The report predicts the UK offshore market will grow to 24GW by 2030. Repowering current offshore projects in the UK when required in the late 2020s would "at least double the total size and duration of the market" and make electricity generation cheaper than gas, the report found.
Larger turbines, advances in foundation and cable technologies and a more developed supply chain will also contribute to the industry being able to survive subsidy-free.
Offshore costs could fall to between £53/MWh (€76.1/MWh) and £99/MWh (€142.2/MWh) by 2030 according to the report. It places offshore costs for projects being built this year at between £105/MWh (€150/MWh) and £136/MWh (€195.3/MWh).
The report "Offshore Wind: Delivering More For Less" by consultancy firm BVG Associates was commissioned by Norwegian utility and offshore developer Statkraft.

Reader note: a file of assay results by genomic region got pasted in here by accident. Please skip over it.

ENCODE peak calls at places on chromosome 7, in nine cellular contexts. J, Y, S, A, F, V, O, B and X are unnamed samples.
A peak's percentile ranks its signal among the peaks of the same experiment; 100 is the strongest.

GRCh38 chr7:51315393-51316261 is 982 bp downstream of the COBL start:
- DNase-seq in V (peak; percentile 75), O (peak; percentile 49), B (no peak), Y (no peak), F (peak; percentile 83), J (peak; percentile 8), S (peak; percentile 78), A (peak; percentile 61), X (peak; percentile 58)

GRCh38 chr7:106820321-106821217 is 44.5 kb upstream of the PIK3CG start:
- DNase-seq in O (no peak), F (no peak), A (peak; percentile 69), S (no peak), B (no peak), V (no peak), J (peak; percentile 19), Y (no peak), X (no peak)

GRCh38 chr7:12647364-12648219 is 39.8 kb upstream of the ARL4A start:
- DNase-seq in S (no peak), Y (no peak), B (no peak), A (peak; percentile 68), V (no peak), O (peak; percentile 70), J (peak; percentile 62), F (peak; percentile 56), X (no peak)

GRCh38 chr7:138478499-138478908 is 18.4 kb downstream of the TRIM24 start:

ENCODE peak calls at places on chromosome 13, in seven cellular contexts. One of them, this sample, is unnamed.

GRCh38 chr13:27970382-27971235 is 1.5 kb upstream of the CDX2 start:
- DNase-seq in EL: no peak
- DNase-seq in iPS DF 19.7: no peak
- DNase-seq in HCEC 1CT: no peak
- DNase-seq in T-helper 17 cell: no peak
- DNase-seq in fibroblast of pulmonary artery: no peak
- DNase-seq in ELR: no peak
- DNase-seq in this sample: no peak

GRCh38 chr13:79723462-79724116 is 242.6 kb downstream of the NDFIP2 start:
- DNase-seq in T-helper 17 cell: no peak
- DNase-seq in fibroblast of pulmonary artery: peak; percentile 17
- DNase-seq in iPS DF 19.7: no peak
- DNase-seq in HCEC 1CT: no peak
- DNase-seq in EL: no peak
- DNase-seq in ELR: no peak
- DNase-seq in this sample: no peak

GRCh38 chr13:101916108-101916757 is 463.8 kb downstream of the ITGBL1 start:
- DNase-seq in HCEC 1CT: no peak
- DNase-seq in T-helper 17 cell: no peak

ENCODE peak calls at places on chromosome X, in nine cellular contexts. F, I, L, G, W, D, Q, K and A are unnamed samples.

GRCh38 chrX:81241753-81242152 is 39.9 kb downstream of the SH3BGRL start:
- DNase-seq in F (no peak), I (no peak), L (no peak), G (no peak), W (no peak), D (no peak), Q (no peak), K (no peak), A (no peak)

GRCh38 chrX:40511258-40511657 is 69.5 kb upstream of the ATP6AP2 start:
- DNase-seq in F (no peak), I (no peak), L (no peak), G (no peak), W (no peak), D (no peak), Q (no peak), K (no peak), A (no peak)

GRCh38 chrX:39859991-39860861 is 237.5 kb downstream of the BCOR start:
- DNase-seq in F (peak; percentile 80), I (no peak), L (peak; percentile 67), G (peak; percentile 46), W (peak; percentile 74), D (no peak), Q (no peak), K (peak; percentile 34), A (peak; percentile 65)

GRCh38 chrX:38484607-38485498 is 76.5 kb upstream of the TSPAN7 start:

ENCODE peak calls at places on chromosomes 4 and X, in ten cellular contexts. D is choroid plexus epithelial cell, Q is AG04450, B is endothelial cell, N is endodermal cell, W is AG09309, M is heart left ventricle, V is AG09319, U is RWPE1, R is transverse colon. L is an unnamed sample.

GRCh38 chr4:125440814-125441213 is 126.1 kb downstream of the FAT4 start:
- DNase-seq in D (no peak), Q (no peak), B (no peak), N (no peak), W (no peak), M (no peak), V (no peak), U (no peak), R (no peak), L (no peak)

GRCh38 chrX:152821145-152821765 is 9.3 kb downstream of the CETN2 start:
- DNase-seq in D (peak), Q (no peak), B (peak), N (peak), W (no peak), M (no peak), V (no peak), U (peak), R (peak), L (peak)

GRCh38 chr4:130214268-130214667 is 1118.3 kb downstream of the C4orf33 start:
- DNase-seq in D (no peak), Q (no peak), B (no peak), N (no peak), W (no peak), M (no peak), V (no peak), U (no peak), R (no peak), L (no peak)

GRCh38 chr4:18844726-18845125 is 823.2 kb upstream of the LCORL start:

BVG said more advanced technology would add to the downward pressure of offshore costs, predicting 10MW+ turbines in the early 2020s. Concrete gravity foundations and jacket foundations will compete with monopile designs in deeper water, the report said.
|Year||Turbine Size (MW)||Project Size (GW)||Water depth (metres)||Distance to port/grid (kilometres)||Wind speed at 100-metres (m/s)||Cost of Energy: Offshore Wind (£/MWh)||Cost of Energy: Combined Cycle Gas Turbine (£/MWh)|
A more developed supply chain would also help contribute to lowering costs. The report predicts projects being built in the middle of the next decade will have lifetime UK content (including servicing) of approximately 60% — up from around the current 40%.
Statkraft is involved at the 317MW Sheringham Shoal and 402MW Dudgeon offshore projects in the North Sea with compatriot Statoil. In February, it bought a stake in RWE Innogy's 900MW Triton Knoll project. Statkraft is also part of the Forewind consortium developing the 7.2GW Dogger Bank project.